- February 2007
Each week, <http://stardate.org/resources/ssguide/venus.html> Venus creeps
higher in the afterglow of sunset. Look for it low in the west-southwest as
the light of day fades. During the first 10 days of February, look also for
little <http://stardate.org/resources/ssguide/mercury.html> Mercury to
Venus' lower right. Later in the February evening, the constellation
<http://stardate.org/nightsky/constellations/orion.html> Orion stands
upright at its highest in the south, with bright Sirius and its
<http://stardate.org/nightsky/constellations/canis_major.html> Canis Major,
following behind to its lower left. The
<http://stardate.org/nightsky/constellations/taurus.html> Pleiades cluster
is now west of the zenith.
<http://stardate.org/nightsky/constellations/auriga.html> Capella, one of
the brightest stars in the sky after Sirius, is high overhead.
1 Full <http://stardate.org/resources/ssguide/earth_and_moon.html#moon>
Moon tonight, called the Snow Moon. The yellowish "star" below the Moon
during evening is <http://stardate.org/resources/ssguide/saturn.html>
Saturn. <http://stardate.org/nightsky/constellations/gemini.html> Pollux
and Castor are higher above the Moon. Procyon shines off to its right.
2 The Moon shines in the east after dark with Saturn just above it. Although
they look close together, Saturn is 3,100 times farther away. Below the Moon
twinkles <http://stardate.org/nightsky/constellations/leo.html> Regulus --
600,000 times farther than Saturn!
3 By mid-evening the waning gibbous Moon is up in the east. Saturn is the
brightest "star" above it. Look about midway between the Moon and Saturn for
7 The planet Mercury is at greatest elongation, 18 degrees east of the
<http://stardate.org/resources/ssguide/sun.html> Sun at dusk. Look for it to
the lower right of brilliant Venus, low in the west-southwest in early
twilight. Because Mercury is the closest planet to the Sun, it never strays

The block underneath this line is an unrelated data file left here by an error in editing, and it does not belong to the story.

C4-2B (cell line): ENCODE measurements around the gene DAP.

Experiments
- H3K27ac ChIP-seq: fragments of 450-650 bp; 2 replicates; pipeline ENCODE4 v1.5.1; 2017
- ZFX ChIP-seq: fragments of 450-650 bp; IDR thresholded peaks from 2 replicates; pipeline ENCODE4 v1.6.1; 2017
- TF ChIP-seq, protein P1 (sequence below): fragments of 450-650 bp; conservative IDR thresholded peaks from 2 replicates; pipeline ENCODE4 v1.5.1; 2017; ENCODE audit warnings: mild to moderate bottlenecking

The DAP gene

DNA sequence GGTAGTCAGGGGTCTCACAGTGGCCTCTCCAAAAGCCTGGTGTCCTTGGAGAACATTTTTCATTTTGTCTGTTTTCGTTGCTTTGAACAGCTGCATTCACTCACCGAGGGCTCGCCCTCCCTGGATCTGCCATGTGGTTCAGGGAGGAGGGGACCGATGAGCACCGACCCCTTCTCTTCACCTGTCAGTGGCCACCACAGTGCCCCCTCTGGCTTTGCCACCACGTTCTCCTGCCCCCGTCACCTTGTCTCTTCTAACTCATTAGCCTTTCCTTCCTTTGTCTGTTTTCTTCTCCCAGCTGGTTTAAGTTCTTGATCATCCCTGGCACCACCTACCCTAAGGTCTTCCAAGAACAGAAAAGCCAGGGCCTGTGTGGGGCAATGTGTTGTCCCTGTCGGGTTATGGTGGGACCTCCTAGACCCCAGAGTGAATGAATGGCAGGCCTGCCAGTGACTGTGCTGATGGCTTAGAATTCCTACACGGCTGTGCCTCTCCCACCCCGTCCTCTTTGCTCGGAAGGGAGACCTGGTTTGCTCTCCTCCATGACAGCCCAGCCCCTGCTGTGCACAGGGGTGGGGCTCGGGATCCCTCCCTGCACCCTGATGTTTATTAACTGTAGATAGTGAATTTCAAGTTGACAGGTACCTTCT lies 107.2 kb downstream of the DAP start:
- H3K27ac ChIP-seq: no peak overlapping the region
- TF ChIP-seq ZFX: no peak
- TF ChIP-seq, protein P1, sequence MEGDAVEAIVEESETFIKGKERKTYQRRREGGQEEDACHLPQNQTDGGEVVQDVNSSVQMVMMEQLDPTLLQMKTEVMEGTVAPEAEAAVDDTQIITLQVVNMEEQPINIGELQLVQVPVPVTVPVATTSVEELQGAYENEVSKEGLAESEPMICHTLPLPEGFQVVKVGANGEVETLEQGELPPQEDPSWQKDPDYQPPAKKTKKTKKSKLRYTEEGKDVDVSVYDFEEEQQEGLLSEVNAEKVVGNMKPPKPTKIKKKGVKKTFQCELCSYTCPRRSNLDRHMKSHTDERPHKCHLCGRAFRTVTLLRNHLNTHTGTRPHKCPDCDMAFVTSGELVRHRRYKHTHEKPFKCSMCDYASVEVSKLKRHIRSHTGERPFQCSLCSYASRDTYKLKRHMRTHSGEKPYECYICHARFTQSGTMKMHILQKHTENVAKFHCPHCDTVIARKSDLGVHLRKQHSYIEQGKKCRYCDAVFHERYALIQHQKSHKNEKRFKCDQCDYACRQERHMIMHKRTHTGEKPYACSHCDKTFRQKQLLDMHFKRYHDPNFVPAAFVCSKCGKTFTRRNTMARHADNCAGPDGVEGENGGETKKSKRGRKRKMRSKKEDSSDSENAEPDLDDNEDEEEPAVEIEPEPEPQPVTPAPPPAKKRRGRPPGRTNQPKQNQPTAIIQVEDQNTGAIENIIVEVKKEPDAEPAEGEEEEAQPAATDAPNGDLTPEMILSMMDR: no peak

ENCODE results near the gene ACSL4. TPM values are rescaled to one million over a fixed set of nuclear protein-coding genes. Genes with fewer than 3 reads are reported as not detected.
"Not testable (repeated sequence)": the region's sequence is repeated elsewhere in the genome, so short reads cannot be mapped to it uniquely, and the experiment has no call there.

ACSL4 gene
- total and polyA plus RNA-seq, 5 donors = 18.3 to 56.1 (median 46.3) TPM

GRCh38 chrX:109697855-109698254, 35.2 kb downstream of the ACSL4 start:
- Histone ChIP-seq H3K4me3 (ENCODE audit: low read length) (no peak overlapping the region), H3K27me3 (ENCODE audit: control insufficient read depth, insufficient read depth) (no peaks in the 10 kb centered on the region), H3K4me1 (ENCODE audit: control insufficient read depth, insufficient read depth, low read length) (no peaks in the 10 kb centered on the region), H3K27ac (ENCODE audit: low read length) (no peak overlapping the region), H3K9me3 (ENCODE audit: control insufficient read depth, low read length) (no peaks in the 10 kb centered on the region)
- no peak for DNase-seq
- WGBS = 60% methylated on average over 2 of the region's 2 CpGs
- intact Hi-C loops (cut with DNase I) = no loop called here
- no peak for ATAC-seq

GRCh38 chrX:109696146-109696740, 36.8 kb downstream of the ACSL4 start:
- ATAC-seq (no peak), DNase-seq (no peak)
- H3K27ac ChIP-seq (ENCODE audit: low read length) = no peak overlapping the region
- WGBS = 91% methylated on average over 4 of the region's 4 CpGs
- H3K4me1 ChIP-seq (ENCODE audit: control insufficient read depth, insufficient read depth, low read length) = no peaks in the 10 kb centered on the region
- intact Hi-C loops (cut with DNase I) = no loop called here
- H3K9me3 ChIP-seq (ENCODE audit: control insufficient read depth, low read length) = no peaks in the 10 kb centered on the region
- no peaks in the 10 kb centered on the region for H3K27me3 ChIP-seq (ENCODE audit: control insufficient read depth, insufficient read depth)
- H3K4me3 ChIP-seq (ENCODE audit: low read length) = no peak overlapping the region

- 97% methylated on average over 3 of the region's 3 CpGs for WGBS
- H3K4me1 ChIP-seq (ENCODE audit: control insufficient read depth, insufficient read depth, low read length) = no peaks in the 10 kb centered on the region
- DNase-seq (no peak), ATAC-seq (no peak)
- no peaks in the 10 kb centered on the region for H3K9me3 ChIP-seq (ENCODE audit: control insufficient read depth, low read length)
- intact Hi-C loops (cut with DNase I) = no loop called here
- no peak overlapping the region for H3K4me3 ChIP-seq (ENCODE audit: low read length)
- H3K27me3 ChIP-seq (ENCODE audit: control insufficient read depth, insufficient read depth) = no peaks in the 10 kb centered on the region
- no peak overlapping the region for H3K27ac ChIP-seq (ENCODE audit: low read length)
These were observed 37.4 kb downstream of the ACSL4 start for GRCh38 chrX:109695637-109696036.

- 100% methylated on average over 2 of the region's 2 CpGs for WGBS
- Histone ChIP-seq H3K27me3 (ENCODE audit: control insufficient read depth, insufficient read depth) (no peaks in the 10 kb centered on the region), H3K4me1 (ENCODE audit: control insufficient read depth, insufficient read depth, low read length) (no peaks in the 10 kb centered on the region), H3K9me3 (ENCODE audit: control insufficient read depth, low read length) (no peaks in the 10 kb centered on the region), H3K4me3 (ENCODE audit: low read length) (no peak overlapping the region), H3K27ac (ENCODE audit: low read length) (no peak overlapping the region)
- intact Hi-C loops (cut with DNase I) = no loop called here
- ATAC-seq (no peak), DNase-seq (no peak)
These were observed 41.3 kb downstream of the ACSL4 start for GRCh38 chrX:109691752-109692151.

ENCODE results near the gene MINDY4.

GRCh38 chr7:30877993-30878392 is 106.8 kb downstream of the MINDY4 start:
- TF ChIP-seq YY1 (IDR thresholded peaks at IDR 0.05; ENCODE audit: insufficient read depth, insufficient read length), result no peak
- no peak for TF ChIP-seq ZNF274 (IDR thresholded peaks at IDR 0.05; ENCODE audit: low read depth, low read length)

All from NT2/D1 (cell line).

far from the Sun in our sky.
The Moon is at apogee.
10 Saturn is at opposition (opposite the Sun in our sky).
11 The waning Moon shines in the south before and during dawn. Bright
Jupiter is to its left, by a bit more than the width of your fist at arm's
length. Fainter orange
<http://stardate.org/nightsky/constellations/scorpius.html> Antares is
12 <http://stardate.org/resources/ssguide/jupiter.html> Jupiter shines
above the Moon before dawn. Antares is to their right, forming a nice
triangle with them.
14 As dawn begins to grow bright, look for the waning crescent Moon low in
the southeast (far to the lower left of Jupiter). Distant little Mars is to
the Moon's left, by roughly a fist-width at arm's length. Binoculars help.
18 Look west an hour or less after sunset for Venus. Below it, and perhaps a
bit right, is the thin waxing crescent Moon.
19 Venus shines below the crescent Moon in the west during twilight -- a
beautiful sight! Although they look close together, Venus is 600 times
farther away this evening.
The Moon is at perigee.
20 Look for bright Venus far below the Moon early this evening.
21 The stars of the little constellation Aries shine to the Moon's upper
23 Use binoculars to spot the Pleiades right next to the Moon.